MATERIALS AND METHODS
The handling of anole lizards (Anolis sagrei Duméril and Bibron 1837) and harvest of tissues complied with national and institutional guidelines and were approved by the Institutional Animal Care and Use Committee of the University of Amsterdam (DAE101617). For in situ hybridization, we used anole lizards of which one was adult and four were isolated from eggs and staged according to Sanger et al. (2008) (stages 7, 9, 17, 19). None of the sections shown have been published before, but other sections of the stage 19 specimen and the adult have been used in previous publications (Jensen et al., 2012, 2017). For optical mapping, we used 17 specimens of the central bearded dragon (Pogona vitticeps Ahl 1926) from embryonated eggs ranging in incubated age from 14 to 62 days post-oviposition and staged according to Sanger et al. (2008), and four specimens of the corn snake [Pantherophis guttatus (Linnaeus, 1766)] from embryonated eggs ranging in incubated age from 9 to 32 days post-oviposition and staged according to Boback et al. (2012). Under Czech Animal Protection law, handling of embryos in eggs is exempt from regulation; furthermore, only samplings followed by in vitro measurements of isolated hearts were performed.
In situ hybridization
We performed non-radioactive in situ hybridization to detect the gene transcript (Gja5) of the low-resistance gap junction protein Cx40 as described previously (Jensen et al., 2012, 2017). The probe was based on the sequence of the following coordinates using UCSC Genome Browser on Lizard May 2010 (Broad AnoCar2.0/anoCar2) Assembly; Gja5 (chr3:162,064,640-162,065,729). This gene transcript marks the ventricular conduction system, or His–Purkinje system, in mammals and birds (Christoffels et al., 2010; Miquerol et al., 2011). We used one section per heart, cut in the horizontal plane, which included both the atrioventricular canal and the ventricular apex (stage 7, 9, 17, adult), or in the transverse plane of the ventricular base (stage 19). Images of stained hearts were imported into ImageJ version 1.51a, where we first used Enhance Contrast (saturated pixels: 0.4%) and then converted the images to 8-bit and inverted them. Using the Segmented Line tool, we drew a line with 5–10 points, from the ventricular left, over the apical region, to the ventricular right. The grayscale values under the line were retrieved by Plot Profile and then exported. Values below 50 were considered lumen or unstained tissue and were removed. Pearson's correlation was used to correlate staining intensity with anatomical position (in IBM SPSS Statistics version 24). A P-value below 0.05 was considered statistically significant. The correlations, irrespective of significance, were considered of limited biological interest if the regression coefficient (R2) was below 0.1.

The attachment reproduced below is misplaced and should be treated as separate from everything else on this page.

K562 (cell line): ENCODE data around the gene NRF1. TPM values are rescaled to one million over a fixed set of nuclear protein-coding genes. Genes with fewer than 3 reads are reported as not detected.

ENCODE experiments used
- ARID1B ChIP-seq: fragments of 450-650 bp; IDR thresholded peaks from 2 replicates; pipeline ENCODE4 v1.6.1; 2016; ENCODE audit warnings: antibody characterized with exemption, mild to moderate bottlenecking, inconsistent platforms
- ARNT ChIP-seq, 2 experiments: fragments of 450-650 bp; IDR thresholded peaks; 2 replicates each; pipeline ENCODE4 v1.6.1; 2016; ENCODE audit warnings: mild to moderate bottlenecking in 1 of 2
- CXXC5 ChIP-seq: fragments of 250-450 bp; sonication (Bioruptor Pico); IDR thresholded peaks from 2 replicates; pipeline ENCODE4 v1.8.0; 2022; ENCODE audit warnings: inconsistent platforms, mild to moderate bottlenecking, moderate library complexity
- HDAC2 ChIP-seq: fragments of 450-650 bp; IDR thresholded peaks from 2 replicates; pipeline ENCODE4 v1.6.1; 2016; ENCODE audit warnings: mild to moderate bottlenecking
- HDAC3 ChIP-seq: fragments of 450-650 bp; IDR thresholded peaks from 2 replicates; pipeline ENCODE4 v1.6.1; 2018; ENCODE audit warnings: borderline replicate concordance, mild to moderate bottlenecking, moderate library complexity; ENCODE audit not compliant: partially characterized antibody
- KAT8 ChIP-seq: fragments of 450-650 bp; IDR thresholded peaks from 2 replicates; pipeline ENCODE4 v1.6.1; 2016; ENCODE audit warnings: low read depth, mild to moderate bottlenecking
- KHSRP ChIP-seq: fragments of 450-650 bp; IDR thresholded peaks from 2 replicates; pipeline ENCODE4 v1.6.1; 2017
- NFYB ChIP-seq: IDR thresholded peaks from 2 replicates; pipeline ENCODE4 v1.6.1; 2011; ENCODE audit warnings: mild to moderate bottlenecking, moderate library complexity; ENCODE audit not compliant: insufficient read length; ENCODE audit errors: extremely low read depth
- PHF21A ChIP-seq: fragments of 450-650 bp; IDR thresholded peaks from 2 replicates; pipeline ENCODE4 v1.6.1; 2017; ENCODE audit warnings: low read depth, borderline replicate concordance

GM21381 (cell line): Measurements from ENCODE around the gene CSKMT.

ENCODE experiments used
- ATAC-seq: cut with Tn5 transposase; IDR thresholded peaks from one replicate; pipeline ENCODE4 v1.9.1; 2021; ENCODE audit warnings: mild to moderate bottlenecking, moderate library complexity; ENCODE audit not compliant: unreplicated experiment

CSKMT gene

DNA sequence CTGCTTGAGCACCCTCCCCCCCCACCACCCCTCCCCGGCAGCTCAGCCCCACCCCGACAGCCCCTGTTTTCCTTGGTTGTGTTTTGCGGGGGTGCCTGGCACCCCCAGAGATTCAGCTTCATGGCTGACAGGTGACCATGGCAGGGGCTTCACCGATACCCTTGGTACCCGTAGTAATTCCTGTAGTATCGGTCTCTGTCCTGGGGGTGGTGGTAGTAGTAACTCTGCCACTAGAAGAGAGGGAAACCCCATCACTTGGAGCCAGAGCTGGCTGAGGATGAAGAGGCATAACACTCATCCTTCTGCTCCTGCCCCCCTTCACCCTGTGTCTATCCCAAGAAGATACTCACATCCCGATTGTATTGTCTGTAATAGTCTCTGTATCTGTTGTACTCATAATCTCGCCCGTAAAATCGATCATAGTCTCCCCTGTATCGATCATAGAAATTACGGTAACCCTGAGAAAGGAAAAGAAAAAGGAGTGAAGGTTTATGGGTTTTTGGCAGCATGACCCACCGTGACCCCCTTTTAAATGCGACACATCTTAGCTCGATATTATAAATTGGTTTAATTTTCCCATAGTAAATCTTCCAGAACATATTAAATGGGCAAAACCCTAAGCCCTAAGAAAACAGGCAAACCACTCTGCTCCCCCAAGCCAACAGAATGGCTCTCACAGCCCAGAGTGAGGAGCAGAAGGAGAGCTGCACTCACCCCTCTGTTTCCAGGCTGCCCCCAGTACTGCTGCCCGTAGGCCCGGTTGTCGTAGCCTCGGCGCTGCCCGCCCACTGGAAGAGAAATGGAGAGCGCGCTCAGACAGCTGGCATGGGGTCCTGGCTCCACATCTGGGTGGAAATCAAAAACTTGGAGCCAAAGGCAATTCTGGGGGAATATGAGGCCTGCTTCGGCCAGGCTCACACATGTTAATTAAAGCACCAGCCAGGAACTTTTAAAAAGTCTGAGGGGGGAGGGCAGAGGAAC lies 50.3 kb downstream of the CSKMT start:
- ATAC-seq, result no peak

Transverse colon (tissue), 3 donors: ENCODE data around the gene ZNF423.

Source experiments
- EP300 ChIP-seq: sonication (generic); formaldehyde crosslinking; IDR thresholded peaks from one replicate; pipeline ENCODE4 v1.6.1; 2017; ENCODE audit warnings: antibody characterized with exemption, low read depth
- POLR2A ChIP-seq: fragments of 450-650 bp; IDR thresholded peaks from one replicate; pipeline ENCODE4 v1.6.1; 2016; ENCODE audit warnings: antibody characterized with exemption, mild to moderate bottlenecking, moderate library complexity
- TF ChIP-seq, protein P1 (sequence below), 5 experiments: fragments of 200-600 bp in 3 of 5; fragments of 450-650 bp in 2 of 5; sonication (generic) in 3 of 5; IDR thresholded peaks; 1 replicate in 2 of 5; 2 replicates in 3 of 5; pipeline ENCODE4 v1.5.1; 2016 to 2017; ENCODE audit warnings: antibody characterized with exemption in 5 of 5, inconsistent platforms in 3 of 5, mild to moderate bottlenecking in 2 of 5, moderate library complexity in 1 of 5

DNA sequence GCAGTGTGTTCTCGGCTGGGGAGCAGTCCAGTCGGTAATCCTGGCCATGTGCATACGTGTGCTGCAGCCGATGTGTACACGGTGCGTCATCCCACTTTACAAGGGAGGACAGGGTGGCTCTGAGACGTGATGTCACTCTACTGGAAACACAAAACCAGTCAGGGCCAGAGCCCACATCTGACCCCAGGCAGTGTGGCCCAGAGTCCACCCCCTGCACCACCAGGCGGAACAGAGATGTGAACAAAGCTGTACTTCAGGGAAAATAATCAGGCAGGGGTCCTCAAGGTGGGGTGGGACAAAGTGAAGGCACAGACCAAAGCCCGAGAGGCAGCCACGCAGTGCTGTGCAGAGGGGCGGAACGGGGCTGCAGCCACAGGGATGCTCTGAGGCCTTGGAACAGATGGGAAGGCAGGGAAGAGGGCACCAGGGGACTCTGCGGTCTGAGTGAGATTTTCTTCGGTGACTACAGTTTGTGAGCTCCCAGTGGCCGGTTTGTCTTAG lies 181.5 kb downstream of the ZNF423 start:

Optical mapping and pseudo-electrocardiogram (ECG)